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The effect of endogenously released glucose, insulin, glucagon-like peptide 1, ghrelin on cardiac output, heart rate, stroke volume, and blood pressure.
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PMID:  22206473     Owner:  NLM     Status:  MEDLINE    
Abstract/OtherAbstract:
BACKGROUND: Ingestion of a meal increases the blood flow to the gastrointestinal organs and affects the heart rate (HR), blood pressure and cardiac output (CO), although the mechanisms are not known. The aim of this study was to evaluate the effect of endogenously released glucose, insulin, glucagon-like peptide 1 (GLP-1), ghrelin on CO, HR, stroke volume (SV), and blood pressure.
METHODS: Eleven healthy men and twelve healthy women ((mean ± SEM) aged: 26 ± 0.2 y; body mass index: 21.8 ± 0.1 kg/m(2))) were included in this study. The CO, HR, SV, systolic and diastolic blood pressure, antral area, gastric emptying rate, and glucose, insulin, GLP-1 and ghrelin levels were measured.
RESULTS: The CO and SV at 30 min were significantly higher, and the diastolic blood pressure was significantly lower, than the fasting in both men and women (P < 0.05). In men, significant correlations were found between GLP-1 level at 30 min and SV at 30 min (P = 0.015, r = 0.946), and between ghrelin levels and HR (P = 0.013, r = 0.951) at 110 min. Significant correlations were also found between the change in glucose level at 30 min and the change in systolic blood pressure (P = 0.021, r = -0.681), and the change in SV (P = 0.008, r = -0.748) relative to the fasting in men. The insulin 0-30 min AUC was significantly correlated to the CO 0-30 min AUC (P = 0.002, r = 0.814) in men. Significant correlations were also found between the 0-120 min ghrelin and HR AUCs (P = 0.007, r = 0.966) in men. No statistically significant correlations were seen in women.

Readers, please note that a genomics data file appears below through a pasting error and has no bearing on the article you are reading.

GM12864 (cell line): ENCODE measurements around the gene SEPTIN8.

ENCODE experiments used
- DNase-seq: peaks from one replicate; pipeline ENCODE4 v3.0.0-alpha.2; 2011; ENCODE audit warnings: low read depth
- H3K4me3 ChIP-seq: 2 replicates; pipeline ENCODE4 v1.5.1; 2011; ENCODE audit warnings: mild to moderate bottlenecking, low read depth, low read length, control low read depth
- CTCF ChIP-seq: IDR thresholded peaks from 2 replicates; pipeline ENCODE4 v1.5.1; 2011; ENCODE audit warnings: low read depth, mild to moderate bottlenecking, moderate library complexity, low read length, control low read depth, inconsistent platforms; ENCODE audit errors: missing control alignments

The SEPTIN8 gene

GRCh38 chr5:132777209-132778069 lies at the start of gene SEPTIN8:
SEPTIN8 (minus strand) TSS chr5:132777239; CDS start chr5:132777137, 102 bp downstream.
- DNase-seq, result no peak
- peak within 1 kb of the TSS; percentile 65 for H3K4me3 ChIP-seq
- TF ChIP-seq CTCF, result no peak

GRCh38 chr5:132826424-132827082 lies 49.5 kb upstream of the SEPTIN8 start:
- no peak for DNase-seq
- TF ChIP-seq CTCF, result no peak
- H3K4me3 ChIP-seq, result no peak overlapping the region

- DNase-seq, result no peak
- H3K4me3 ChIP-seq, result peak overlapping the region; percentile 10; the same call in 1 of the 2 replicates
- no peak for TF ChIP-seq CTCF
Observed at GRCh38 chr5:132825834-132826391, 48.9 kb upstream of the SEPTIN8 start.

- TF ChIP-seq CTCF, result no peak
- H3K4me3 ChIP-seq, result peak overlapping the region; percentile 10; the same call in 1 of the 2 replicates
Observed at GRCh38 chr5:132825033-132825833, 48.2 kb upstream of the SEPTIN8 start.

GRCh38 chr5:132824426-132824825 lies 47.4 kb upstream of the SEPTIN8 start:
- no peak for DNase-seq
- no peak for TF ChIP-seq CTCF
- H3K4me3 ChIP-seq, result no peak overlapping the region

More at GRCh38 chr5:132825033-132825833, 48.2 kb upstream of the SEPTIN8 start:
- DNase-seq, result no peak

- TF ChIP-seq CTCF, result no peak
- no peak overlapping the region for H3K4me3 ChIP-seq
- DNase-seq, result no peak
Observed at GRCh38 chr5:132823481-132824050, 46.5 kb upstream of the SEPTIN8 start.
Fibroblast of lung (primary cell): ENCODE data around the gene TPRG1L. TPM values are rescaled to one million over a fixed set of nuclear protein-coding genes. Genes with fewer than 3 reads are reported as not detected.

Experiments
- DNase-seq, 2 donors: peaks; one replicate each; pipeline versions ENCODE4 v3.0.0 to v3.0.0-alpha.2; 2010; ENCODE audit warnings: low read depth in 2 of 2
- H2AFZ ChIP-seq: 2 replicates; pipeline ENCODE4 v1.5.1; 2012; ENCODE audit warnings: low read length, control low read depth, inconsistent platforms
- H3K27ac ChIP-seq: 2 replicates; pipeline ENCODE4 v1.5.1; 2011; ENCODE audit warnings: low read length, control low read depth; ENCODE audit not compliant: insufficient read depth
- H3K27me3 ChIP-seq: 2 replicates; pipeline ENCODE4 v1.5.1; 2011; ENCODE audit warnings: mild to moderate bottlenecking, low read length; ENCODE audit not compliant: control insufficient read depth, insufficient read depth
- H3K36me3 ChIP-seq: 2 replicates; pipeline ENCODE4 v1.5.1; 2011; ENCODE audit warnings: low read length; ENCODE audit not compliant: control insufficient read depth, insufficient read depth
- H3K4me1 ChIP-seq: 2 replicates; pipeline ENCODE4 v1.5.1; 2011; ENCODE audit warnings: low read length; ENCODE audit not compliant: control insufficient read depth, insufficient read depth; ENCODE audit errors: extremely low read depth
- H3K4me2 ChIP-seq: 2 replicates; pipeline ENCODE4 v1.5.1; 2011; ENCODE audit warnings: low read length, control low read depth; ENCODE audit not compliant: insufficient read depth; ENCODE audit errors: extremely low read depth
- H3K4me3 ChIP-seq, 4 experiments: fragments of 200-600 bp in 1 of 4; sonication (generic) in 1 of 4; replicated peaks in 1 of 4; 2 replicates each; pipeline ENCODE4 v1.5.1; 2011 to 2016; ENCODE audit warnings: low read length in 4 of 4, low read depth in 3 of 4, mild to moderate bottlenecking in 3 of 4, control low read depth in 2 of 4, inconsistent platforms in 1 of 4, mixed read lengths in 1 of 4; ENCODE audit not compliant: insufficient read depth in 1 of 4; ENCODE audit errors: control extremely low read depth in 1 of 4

CONCLUSIONS: Physiological changes in the levels of glucose, insulin, GLP-1 and ghrelin may influence the activity of the heart and the blood pressure. There may also be gender-related differences in the haemodynamic responses to postprandial changes in hormone levels. The results of this study show that subjects should not eat immediately prior to, or during, the evaluation of cardiovascular interventions as postprandial affects may affect the results, leading to erroneous interpretation of the cardiovascular effects of the primary intervention.
TRIAL REGISTRATION NUMBER: NCT01027507.
Authors:
Joanna Hlebowicz; Sandra Lindstedt; Ola Björgell; Magnus Dencker
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Publication Detail:
Type:  Clinical Trial; Journal Article; Research Support, Non-U.S. Gov't; Validation Studies     Date:  2011-12-29
Journal Detail:
Title:  Cardiovascular ultrasound     Volume:  9     ISSN:  1476-7120     ISO Abbreviation:  Cardiovasc Ultrasound     Publication Date:  2011  
Date Detail:
Created Date:  2012-02-20     Completed Date:  2012-05-15     Revised Date:  2013-06-26    
Medline Journal Info:
Nlm Unique ID:  101159952     Medline TA:  Cardiovasc Ultrasound     Country:  England    
Other Details:
Languages:  eng     Pagination:  43     Citation Subset:  IM    
Affiliation:
Center for Emergency, Department of Cardiology, Skåne University Hospital, Malmö, Lund University, Sweden. Joanna.hlebowicz@med.lu.se
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Bank Name/Acc. No.:
ClinicalTrials.gov/NCT01027507
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MeSH Terms
Descriptor/Qualifier:
Adult
Blood Glucose / metabolism*
Blood Pressure / physiology
Cardiac Output / physiology
Diastole / physiology
Eating / physiology